Meeting access called flawed

Columbia Association, charrette leader spoke of possible plan to raze lakefront CA building


The county-sponsored, weeklong charrette for the future development of Columbia's Town Center was billed as an all-access pass for residents to be involved with planning the vision for the community's downtown.

But a meeting behind closed doors with the Columbia Association and one of the design team members - during which the idea of tearing down the association's current building was discussed - has some crying foul.

On Thursday, Columbia Association Board Chairman Joshua Feldmark hastily called a meeting of the group with a Design Collective Inc. contract worker to discuss the future of the association's headquarters.

Although it was an open meeting, the board never notified the public or the media.

Feldmark's explanation: "It just happened too quickly."

That's not good enough for Del. Elizabeth Bobo, a Howard County Democrat and a champion of open meetings.

"That is an unacceptable answer," she said. "That is a completely unacceptable answer."

Although the association is not a government agency covered by the state's open-meetings law, it is covered by the state Homeowners Association Act, which has rules for open meetings.

The association's lease on its downtown lakefront building, which is owned by General Growth Properties, expires in August 2007.

At Thursday's meeting, the design team member talked about the possibility of letting developers compete over buying land for a new headquarters and constructing the building.

At the board's Sunday prebudget workshop, Feldmark said the group agreed to explore such a competition.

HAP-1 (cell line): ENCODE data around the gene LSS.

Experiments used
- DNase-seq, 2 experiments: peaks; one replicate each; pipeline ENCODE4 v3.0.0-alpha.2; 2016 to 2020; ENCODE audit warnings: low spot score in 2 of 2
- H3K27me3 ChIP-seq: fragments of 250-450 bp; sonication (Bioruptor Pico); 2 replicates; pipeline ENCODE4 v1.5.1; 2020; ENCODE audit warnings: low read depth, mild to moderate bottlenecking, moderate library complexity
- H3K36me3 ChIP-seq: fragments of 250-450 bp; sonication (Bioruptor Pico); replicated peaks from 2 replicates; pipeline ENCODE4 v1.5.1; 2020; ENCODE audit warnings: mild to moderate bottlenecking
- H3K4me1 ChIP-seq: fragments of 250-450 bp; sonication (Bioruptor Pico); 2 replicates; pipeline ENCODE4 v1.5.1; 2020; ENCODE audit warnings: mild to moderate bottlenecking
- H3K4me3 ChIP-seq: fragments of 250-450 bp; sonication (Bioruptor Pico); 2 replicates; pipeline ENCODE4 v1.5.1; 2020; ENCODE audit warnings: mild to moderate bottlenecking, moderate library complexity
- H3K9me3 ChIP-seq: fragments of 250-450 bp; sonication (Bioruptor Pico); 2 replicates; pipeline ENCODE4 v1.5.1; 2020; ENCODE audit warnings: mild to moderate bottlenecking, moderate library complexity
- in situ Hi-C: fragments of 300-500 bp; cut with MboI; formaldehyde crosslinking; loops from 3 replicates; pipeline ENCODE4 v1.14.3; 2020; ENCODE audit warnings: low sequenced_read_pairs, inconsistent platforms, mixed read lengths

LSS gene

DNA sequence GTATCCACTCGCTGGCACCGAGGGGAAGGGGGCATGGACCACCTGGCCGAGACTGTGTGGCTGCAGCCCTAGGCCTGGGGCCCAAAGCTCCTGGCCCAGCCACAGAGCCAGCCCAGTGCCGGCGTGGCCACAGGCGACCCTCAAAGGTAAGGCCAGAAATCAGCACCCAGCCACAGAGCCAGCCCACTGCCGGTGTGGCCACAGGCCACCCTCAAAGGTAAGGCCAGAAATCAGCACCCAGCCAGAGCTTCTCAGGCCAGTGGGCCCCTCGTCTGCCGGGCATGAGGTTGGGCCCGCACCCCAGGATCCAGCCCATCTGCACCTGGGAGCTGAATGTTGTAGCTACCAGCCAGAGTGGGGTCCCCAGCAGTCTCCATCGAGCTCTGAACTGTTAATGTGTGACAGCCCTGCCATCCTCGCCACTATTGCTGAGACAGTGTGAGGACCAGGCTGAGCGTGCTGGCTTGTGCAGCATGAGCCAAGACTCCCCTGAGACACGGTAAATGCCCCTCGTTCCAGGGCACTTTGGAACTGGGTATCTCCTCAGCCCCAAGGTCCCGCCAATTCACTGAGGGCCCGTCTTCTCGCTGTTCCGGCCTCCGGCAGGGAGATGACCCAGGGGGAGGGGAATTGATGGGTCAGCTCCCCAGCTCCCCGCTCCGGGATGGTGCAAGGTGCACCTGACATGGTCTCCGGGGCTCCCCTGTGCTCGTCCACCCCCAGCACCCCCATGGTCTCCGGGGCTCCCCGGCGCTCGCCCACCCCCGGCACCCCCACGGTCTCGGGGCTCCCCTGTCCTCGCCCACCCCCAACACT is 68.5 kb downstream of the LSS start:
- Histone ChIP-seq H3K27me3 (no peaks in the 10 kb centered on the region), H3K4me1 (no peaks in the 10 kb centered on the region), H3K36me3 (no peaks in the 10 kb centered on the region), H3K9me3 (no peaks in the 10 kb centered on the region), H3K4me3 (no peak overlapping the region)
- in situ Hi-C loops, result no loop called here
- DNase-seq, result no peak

Should the association vacate its headquarters, that could lead to the possibility of tearing down its building, which also is home to Clyde's Restaurant and the Tomato Palace.

The design team put such an option into its draft development plan, but it was never discussed during the final meeting of the charrette Saturday in which Design Collective unveiled a draft master plan.

The only clue the public got was an artist's rendering of a set of stairs leading from The Mall in Columbia to Little Patuxent Parkway. A vista on the other side of the street leads to the lake and takes the place of the Columbia Association building.

"I think there is a very distinct attempt to hide that," said board member Barbara Russell, who does not support tearing down the building and who said she believes the board's closed meeting violated the Maryland Homeowners Association Act.

County Councilman Ken Ulman, a west Columbia Democrat, said the design team felt the building blocked the view of the lake.

But Ulman cautioned that is a decision that would have to be made by the developers.

"No one is talking about Clyde's shutting down," he said.

Dennis Miller, General Growth's general manager for Columbia, said the option of tearing down the building is something that has to be studied. "What you've seen in the plan, that's one option, but there have been no concrete determinations," he said.

Bobo said a consensus emerged during the charrette that the lakefront is the heart of Columbia, and "don't mess with it."

"Then to hold an unannounced meeting and talk about tearing down the building, I think this is really serious, and it's deeply troubling," she said.

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